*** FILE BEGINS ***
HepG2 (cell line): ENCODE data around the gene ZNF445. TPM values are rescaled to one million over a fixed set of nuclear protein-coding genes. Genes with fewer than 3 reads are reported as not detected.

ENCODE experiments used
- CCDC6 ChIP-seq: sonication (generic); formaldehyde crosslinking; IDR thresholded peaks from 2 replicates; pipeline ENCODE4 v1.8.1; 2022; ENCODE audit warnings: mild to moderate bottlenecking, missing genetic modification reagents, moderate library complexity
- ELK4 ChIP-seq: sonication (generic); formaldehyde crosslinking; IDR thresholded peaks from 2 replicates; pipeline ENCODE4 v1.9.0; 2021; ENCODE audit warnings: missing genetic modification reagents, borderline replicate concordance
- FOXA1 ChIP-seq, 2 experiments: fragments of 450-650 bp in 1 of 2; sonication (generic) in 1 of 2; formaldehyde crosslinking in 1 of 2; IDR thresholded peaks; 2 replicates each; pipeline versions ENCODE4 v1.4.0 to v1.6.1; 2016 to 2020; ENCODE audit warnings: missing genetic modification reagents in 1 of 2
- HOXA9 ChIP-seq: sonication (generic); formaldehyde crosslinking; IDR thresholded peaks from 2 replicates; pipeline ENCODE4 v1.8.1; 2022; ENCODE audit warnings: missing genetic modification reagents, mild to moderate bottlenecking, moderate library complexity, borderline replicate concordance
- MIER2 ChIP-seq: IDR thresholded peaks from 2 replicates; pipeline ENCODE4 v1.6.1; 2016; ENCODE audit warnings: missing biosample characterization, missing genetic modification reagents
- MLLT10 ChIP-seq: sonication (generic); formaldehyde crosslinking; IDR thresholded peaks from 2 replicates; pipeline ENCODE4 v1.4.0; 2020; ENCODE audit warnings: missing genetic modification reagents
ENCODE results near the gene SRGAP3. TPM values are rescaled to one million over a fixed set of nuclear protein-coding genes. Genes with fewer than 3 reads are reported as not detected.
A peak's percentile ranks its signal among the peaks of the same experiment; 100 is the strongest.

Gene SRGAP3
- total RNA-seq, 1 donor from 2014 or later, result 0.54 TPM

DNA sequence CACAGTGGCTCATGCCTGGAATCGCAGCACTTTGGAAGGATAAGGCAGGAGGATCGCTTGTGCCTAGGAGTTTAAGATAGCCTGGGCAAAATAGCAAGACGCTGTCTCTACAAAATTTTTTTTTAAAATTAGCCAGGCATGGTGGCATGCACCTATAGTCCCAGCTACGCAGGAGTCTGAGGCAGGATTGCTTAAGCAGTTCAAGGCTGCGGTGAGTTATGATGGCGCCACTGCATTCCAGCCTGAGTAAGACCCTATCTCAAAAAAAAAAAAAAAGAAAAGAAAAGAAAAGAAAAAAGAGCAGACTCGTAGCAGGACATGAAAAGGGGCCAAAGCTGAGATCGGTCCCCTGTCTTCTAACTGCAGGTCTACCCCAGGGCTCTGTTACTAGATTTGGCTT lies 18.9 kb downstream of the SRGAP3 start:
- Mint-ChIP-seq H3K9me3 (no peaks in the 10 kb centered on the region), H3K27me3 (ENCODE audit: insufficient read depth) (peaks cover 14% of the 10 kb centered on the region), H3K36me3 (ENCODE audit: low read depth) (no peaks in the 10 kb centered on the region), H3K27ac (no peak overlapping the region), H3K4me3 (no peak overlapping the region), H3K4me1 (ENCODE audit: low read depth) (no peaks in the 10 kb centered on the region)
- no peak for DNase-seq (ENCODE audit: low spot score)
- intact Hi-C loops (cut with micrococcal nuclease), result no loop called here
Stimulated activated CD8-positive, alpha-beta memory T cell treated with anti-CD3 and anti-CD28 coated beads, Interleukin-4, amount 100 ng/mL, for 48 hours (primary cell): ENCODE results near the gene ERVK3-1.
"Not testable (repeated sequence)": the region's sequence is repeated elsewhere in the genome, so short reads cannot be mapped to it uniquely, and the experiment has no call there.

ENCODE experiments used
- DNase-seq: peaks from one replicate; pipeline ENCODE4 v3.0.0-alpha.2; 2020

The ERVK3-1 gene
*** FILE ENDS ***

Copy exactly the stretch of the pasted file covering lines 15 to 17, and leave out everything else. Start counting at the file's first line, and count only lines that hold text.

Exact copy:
- no peak for DNase-seq (ENCODE audit: low spot score)
- intact Hi-C loops (cut with micrococcal nuclease), result no loop called here
Stimulated activated CD8-positive, alpha-beta memory T cell treated with anti-CD3 and anti-CD28 coated beads, Interleukin-4, amount 100 ng/mL, for 48 hours (primary cell): ENCODE results near the gene ERVK3-1.